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  • Loop: Reusable Containers

    what do you think?

    i remember as a kid i was confused why my cousins in mexico would need to hold on to glass soda bottles and take them with them when they went to buy a new one. i think we really do need to do this as much as we can. im in the packaging industry (print side) and this more than likely would reduce business but i think its the right thing to do.

    i dont like that my job is basically to create trash, or put lipstick on trash.

    https://www.apnews.com/74c8d8c2780a43fcb1f05882d28f1442

    A new shopping platform announced Thursday at the World Economic Forum aims to change the way we buy many brand-name products.

    Loop, as the platform is called, would do away with disposable containers for things like shampoo and laundry detergent from some of the world’s biggest manufacturers. Instead, those goods will be delivered in sleek, reusable containers that will be picked up at your door, washed and refilled.

    “Loop is about the future of consumption. And one of the tenets is that garbage shouldn’t exist,” says Tom Szaky, CEO of the Trenton, New Jersey-based international recycling company TerraCycle, which is behind Loop.

    “Removing plastics from the ocean is not enough. We need to get at the whole idea of disposability and single-use items,” says Szaky. “We’re going back to the milkman model of the 1950s. You buy the milk but the milk company owns the bottle, which you leave in the milk box to be picked up when you’re done with it.”

    Companies partnering with Loop include Nestle, Procter & Gamble, PepsiCo and other top brands.

    “Our goal is that by 2030, all of our packaging will be reusable or recyclable,” says Virginie Helias, vice president and chief sustainability officer at Procter & Gamble. Loop, she said, “is a very new idea and somewhat risky because no one has tried it. But the response has been very positive, and we’ve selected 10 of our brands to be a part of the pilot project, with a plan to add more later pending positive results.”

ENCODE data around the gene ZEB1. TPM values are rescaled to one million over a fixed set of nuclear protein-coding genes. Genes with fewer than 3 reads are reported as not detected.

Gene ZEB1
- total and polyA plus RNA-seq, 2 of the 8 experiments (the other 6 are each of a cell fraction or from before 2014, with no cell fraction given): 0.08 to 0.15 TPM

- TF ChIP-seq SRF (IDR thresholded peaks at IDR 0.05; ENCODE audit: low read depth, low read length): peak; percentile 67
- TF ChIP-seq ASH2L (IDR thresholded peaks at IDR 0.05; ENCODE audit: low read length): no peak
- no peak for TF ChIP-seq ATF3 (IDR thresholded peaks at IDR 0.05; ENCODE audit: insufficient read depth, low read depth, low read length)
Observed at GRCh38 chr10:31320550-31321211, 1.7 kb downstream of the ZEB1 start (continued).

Pantene shampoo, for instance, “will come in a beautifully decorated, lightweight-aluminum pump container,” Helias says. “Tide in the U.S. will come in a stainless-steel bottle with a durable twist cap. Cascade will come in ultra-durable packaging. Crest mouthwash will come in a glass bottle. The idea is ultra-durability, convenience and also ultra-luxurious packaging.”

    Haagen-Dazs Ice Cream, a Nestle product, will be delivered in a posh, double-walled, stainless-steel tub designed to keep ice cream cold longer.

    And instead of adding dirty disposable diapers to landfills, soiled diapers can, starting only in the Paris area, be placed in sleek, durable diaper containers. When a container is filled, Loop will pick it up and deliver a clean, empty one. New technology allows Loop to process and recycle the dirty diapers, something TerraCycle has already started doing in Amsterdam.

    “We have only one planet, and we have to take care of it for the long term,” says Laurent Freixe, CEO of the Americas Region of Nestle, which hopes to do away with all its non-recyclable packaging by 2025. “We want to strive for Zero Waste at both the production and consumption level. Loop is so innovative that we felt we had to be a part of it and learn from it.”

    The rise of the “Zero Waste” movement and concern about the environment has led many businesses to try to reduce packaging and single-use containers. Loop is unusual in its international scope and the size of the companies participating.

    Initially, Loop will offer about 300 products, with plans to add to the list later. According to TerraCycle, partners include Procter & Gamble, PepsiCo, Nestle, Unilever, Mars Petcare, The Clorox Company, The Body Shop, Coca-Cola, Mondelez International, Danone, Jacobs Douwe Egberts, BIC, Nature’s Path, Thousand Fell, Greenhouse, Grilliance, Preserve, Carrefour, UPS and the sustainable-resource management company Suez.